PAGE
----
Land of Oz

From Academic Kids

Oz is an imaginary region containing four countries under the rule of one monarch. It was first introduced in The Wonderful Wizard of Oz (1900) by L. Frank Baum, and described and expanded upon in the Oz Books. Baum wrote fourteen children's books about Oz and its odd inhabitants. After his death Ruth Plumly Thompson continued the series.

The authors of Oz books are titled "Royal Historians of Oz", and it is their duty to report to the children of our world on the goings-on in the Land of Oz. Any confusion or contradiction between the different versions of their histories is utterly their own fault.


Contents

Geography

The Land of Oz
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The Land of Oz

Oz is roughly rectangular in shape, and divided along the diagonals into five countries: Munchkin Country in the east, Winkie Country in the west, Gillikin Country in the north, and Quadling Country in the south. In the center of Oz, where the diagonals cross, is the fabled Emerald City, capital of the land of Oz and seat to the monarch of Oz, Princess Ozma. Unfortunately, numerous pockets throughout the land of Oz are cut off from the mainland, for geographic or cultural reasons, and have never heard of Ozma, making it impossible for them to acknowledge her as their rightful queen. It is necessary therefore to send occasional delegations to these remote places in order to enlighten their inhabitants.

Oz is completely surrounded on all four sides by a Deadly Desert, which insulates the citizens of Oz from discovery and invasion. The desert has nonetheless been breached numerous times, both by children from our world (mostly harmless), and by more sinister characters, such as the Wizard of Oz and the Nome King, who occasionally gets the urge to conquer Oz. It was therefore necessary for Glinda to create a Barrier of invisibility around the Land of Oz, for further protection: however this barrier has merely slowed, not stopped, the flow of visitors to Oz.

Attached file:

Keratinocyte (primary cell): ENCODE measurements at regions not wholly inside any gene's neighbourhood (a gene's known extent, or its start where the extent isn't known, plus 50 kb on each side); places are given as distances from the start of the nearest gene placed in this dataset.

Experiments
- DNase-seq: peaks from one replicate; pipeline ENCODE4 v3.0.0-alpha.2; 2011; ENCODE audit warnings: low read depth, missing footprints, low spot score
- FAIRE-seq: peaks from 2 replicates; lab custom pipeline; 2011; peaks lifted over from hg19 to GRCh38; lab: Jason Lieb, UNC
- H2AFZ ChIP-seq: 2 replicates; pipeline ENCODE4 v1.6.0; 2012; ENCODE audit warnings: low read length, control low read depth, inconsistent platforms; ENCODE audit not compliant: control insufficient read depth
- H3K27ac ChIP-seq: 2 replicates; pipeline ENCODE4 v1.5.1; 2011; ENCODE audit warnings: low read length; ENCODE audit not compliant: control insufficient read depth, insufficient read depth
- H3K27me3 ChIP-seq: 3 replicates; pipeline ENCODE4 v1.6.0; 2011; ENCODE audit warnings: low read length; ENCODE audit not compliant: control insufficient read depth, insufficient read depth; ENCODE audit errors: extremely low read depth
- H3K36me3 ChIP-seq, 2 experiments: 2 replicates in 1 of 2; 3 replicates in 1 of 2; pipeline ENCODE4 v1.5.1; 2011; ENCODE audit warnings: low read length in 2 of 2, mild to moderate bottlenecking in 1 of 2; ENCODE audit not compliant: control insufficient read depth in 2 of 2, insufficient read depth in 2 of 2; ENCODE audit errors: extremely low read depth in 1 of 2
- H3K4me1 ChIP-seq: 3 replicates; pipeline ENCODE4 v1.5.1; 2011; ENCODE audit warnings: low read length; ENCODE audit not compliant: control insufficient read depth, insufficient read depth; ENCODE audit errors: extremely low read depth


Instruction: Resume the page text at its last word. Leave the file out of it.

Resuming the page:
Perceptive cartographers will notice that on some maps of Oz, the west is drawn on the right-hand side of the map, and the east is drawn on the left-hand side, though north is still at the top and south at the bottom of the map. The compass rose on these maps is adjusted accordingly. There are some that hold that this is the result of an error on behalf of on early Oz cartographer, who copied the map from a glass slide, without noticing he was holding the slide backwards. However, the true reason for this feature of Oz maps, is that it simply reflects the nature of Oz at the time (perhaps as a result of Glinda's spell, which has the effect of confusing most standard compasses).

Oz and Surrounding Countries
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Oz and Surrounding Countries